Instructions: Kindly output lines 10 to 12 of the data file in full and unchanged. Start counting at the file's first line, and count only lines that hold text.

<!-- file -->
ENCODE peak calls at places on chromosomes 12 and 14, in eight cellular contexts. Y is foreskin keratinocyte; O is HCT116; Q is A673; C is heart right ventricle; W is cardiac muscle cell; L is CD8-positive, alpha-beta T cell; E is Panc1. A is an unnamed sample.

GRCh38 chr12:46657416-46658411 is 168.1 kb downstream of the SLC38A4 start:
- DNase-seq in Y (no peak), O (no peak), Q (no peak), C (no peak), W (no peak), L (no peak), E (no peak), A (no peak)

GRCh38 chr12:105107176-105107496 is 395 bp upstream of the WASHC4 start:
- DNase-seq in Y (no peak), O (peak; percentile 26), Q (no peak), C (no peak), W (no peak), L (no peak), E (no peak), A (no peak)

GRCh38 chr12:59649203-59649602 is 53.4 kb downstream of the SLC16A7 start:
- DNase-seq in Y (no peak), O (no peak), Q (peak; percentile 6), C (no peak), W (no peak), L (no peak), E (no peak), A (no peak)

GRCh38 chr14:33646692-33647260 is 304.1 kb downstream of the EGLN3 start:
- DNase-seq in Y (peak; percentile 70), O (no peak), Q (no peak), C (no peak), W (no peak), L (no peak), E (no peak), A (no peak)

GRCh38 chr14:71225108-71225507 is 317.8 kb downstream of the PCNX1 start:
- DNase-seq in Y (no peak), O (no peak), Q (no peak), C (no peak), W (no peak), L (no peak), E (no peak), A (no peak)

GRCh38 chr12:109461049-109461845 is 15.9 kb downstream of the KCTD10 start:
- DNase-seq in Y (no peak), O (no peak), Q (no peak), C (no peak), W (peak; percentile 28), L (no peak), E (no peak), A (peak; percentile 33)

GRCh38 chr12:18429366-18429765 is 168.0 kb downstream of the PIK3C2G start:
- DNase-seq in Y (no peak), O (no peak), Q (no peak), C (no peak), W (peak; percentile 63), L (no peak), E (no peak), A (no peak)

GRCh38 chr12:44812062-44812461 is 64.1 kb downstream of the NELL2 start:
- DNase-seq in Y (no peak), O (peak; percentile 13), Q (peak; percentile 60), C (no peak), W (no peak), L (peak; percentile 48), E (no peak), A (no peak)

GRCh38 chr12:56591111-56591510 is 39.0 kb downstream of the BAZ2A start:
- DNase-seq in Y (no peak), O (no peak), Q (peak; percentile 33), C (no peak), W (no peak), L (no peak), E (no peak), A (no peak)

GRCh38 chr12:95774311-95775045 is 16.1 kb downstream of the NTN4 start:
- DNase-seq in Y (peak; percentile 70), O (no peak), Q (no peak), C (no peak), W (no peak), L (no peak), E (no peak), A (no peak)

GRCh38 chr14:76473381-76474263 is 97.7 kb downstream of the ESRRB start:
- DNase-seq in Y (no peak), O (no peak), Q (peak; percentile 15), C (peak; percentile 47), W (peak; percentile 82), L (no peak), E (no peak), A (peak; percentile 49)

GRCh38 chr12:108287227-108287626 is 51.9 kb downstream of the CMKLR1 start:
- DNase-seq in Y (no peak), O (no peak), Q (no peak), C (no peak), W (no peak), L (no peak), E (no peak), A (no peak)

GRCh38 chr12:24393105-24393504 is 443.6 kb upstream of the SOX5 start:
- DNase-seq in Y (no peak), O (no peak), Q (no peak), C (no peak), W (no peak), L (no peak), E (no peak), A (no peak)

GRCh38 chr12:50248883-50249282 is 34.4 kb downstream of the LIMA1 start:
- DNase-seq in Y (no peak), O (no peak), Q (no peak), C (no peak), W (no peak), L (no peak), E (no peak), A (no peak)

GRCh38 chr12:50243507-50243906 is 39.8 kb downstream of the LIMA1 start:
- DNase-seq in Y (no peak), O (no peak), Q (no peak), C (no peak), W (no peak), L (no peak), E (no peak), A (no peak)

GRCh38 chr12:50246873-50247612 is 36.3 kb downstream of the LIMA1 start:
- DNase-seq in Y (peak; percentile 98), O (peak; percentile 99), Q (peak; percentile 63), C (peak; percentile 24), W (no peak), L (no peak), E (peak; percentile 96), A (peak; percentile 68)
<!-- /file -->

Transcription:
GRCh38 chr14:71225108-71225507 is 317.8 kb downstream of the PCNX1 start:
- DNase-seq in Y (no peak), O (no peak), Q (no peak), C (no peak), W (no peak), L (no peak), E (no peak), A (no peak)

GRCh38 chr12:109461049-109461845 is 15.9 kb downstream of the KCTD10 start: